Monday, September 21, 2020

Resource Spotlight: Image Libraries

Time to boost the signal! This September I am planning on doing a roundup of some favourite resources for Table Top Role Playing Games. Most of which are free and online.

Image Libraries

One set of tools that has been incredibly useful to me as I have been creating my incredibly light pamphlet adventures... and this blog, has been knowing where to find images that it is free and legal to use. I wanted to share a few of my favourite resources here:


Pixabay has more dragons than you can
shake a vorpal sword at, like
this one from OpenClipart-vectors 

Pixabay is a massive library of free, royalty-free stock images. It's terms are incredibly simple: don't sell unaltered images, don't just reupload images to other libraries, don't use the images to portray identifiable people in them in an offensive way, don't use images of branded products to create misleading association or claims about that product. Otherwise, it is use as you like for commercial or non-commercial use. No attribution required (But I try to when I can). No fees (But some contributors have tip jars).

Pixabay is huge. And it is a perfect resource if you are producing material with zero budget like I am. Its only downside is ir can take forever to sort through unless your search engine skills are top notch.

It doesn't lack for NSFW images, however, do be prepared for artistic (But not always tasteful) nudity,  especially if you search for "fantasy."

I would also be wary of the fact that pixabay often includes images of trademark characters. I have difficulty exactly working out how the legal complexities of using those images would be. I tend to avoid them on principle.


Photo by Naman Porwal on Unsplash
Unsplash uses a  very similarlicense to Pixabay homemade exclusively features photographic work. While photographic work is not to my personal taste when creating or buying role-playing games, I can't deny there are some truly amazing images there. Many of which I use as models when I paint with Photoshop or GIMP

Photos of things such as sculptures, Miniatures, and other media such as paintings means that there is quite a bit of content you can use on unsplash if you are willing to take the time to search for it.

Free Vector

Similar to Pixabay in scope, Free Vector is mostly vector images that are free for use for private, non-commercial application... so a great resource for your home game. It also includes some creative commons offerings you can use in accordance with the license.

Rijks Museum 

Rijks Studio - Rijks Museum is a site that has a curated collection of classic artwork in the public domain, free for use and download. Is dedicated to ensuring that works of art from across the world are available to be appreciated by the public online.

Public Domain Review

A Flickr-based gallery, Public Domain Review is a curated collection of public domain images, ranging from medieval illuminations, to scientific drawings, to renaissance  artwork, to magazine ads and pop culture material that has fallen into the public domain. Everything on the site exists entirely within the public domain and can be downloaded been used by anyone. The site is curated by a not-for-profit group, and is well categorized and easy to explore.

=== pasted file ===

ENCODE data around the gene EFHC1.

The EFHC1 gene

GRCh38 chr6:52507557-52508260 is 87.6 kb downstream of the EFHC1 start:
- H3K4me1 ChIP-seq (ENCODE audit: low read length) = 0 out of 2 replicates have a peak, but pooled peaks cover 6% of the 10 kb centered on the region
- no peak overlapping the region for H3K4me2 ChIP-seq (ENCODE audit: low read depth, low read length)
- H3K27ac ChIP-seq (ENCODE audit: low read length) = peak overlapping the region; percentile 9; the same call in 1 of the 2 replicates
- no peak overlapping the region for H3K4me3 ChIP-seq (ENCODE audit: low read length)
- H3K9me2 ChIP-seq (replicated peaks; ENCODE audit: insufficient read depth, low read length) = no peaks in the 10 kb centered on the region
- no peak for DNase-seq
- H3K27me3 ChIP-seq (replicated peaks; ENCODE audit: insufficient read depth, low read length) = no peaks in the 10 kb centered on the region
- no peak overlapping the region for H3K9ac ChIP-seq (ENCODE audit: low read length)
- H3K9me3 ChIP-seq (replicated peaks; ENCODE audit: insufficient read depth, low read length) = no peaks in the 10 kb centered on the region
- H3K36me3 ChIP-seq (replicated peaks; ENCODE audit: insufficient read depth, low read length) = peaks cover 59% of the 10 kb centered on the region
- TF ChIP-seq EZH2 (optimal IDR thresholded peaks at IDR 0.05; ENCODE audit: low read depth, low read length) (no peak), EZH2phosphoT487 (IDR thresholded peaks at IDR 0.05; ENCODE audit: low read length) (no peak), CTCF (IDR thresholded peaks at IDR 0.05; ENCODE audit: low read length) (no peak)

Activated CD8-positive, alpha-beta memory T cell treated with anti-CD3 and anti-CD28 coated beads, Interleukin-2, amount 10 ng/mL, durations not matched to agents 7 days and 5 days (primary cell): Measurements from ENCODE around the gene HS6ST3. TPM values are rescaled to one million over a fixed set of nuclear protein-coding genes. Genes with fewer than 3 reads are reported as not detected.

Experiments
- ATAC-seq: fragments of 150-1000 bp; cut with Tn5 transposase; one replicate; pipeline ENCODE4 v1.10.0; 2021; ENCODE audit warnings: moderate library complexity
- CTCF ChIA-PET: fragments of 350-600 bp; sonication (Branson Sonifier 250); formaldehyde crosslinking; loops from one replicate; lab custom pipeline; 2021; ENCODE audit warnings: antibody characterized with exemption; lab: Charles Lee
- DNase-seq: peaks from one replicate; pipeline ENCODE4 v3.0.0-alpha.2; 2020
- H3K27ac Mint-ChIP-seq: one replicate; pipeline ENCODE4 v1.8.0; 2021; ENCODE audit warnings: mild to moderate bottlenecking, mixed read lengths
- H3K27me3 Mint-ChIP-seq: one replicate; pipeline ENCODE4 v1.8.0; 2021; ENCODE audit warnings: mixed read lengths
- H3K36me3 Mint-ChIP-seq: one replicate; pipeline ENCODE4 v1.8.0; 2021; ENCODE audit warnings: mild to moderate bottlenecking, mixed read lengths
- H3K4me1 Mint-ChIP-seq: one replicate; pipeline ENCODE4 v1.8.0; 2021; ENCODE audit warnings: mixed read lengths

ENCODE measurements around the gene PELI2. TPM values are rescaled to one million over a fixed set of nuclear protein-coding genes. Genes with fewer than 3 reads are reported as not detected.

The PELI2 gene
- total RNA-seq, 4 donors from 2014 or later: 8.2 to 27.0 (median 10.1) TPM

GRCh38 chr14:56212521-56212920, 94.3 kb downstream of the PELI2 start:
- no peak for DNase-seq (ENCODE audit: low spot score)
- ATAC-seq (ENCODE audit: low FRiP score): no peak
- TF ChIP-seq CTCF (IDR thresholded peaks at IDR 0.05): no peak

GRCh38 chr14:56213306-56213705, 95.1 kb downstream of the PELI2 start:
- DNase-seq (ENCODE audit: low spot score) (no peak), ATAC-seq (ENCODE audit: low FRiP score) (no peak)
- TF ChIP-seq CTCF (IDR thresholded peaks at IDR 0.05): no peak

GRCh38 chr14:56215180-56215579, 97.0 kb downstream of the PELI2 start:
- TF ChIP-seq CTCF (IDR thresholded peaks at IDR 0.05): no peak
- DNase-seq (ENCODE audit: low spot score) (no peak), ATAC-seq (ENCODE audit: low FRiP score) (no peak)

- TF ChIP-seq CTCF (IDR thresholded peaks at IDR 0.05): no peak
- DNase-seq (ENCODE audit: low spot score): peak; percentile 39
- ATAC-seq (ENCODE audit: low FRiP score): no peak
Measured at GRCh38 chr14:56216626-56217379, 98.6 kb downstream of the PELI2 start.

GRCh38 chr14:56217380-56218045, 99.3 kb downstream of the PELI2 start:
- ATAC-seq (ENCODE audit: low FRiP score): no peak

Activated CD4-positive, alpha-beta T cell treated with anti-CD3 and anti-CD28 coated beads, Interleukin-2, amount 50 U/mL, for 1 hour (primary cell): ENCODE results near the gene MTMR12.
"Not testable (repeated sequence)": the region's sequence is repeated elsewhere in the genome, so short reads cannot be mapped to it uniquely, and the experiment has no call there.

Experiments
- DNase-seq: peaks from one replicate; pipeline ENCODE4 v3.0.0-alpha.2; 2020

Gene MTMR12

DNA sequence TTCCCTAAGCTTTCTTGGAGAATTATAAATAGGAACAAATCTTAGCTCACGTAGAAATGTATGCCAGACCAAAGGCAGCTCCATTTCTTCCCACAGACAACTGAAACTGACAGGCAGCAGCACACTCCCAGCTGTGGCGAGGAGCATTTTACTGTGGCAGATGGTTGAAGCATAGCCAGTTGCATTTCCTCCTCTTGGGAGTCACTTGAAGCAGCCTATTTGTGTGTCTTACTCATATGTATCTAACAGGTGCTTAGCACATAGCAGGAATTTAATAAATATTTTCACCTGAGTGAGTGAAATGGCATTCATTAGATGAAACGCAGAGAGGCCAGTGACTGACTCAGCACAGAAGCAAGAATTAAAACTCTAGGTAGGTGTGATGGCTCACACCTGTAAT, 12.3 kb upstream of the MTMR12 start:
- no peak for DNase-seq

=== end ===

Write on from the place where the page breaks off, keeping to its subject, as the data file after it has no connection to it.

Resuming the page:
The sheer amount of fodder for fantasy role-playing is stunning. Collections of creatures, demons from medieval manuscripts, and illustrations of exotic animals, not to mention surreal and psychedelic works of the early 20th century made for an excellent selection for a would-be RPG writer.

Alan Mays

A privately curated collection on Flickr, Allen May's gallery include public domain material from across the world and all over history. It is neatly categorized, and is growing rapidly.  the thousands of images year are intuitively organized and very enjoyable to browse. I find something that inspires me every time I visit this collection.

Raw Pixel

"Sato Norikiyo defend himself"
by Kuniyoshi Utawgawa

Raw Pixel maintains a large and slowly public domain library categorized by artist or source. Among other things, Raw Pixel keeps a great number of naturalists' diagrams, Japanese Ukiyo-e art from some of my favourites, and a great deal of ancient Egyptian art.


The vast majority of the art and photography used by Wikipedia in its articles is public domain or Creative Commons artwork.  clicking on an image in Wikipedia will take you to a Details page that includes the copyright information or easy research.

The Smithsonian Institute

The Smithsonian Institute maintains numerous online art galleries and collections. While some of their galleries online showcase modern artworks that are protected by copyright, they have extensive collections of artworks that remain in the public domain. Their vast collections from around the world and across history can be visited online. The Smithsonian has gone to great efforts to make their website more accessible and easier to navigate in the past year. Man being extremely helpful as I have researched traditional Ukiyo-e art for my upcoming House of Amber Lanterns module.

Gratuitous Shout Out to Guilherme Gontijo

 I became aware of at least three of these sources through Guilherme Gontijo, a Brazilian RPG designer whose work I've featured a couple of other times on this site. Guilherme runs a patreon program where he curates 30 public domain images a month that would be useful to role-playing game designers.

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